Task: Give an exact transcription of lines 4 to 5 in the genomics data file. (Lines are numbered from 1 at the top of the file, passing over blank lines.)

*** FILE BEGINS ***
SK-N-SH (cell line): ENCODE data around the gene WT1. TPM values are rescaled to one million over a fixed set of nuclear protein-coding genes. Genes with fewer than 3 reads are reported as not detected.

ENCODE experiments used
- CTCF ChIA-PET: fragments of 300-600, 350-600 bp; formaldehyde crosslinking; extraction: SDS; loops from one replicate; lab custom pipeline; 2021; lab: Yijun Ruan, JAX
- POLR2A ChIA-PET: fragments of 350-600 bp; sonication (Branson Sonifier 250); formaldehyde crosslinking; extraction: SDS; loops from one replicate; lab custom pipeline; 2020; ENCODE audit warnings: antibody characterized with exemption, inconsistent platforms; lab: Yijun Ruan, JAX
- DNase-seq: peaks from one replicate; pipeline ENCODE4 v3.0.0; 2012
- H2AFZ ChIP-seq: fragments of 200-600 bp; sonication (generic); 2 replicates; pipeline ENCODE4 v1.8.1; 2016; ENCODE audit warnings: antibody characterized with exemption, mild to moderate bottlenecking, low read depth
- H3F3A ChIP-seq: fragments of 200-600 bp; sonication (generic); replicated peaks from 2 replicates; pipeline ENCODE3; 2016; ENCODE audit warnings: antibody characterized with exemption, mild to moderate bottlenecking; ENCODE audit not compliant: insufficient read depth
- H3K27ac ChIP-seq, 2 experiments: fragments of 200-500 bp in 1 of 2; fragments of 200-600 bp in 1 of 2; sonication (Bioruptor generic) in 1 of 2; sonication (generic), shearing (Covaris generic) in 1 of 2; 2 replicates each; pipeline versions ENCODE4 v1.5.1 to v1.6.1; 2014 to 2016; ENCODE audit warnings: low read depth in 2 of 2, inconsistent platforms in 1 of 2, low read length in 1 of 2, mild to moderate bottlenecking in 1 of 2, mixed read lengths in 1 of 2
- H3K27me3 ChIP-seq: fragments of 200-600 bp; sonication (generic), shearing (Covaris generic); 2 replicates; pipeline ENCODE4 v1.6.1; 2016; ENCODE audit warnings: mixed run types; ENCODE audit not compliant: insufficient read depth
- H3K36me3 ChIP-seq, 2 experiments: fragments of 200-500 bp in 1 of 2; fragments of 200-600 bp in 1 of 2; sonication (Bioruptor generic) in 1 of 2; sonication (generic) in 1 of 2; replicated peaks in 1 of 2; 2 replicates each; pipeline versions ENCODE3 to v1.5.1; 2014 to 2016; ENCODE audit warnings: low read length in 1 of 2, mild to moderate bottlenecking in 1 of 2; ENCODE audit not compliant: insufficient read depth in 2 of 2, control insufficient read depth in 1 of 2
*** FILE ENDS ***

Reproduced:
- POLR2A ChIA-PET: fragments of 350-600 bp; sonication (Branson Sonifier 250); formaldehyde crosslinking; extraction: SDS; loops from one replicate; lab custom pipeline; 2020; ENCODE audit warnings: antibody characterized with exemption, inconsistent platforms; lab: Yijun Ruan, JAX
- DNase-seq: peaks from one replicate; pipeline ENCODE4 v3.0.0; 2012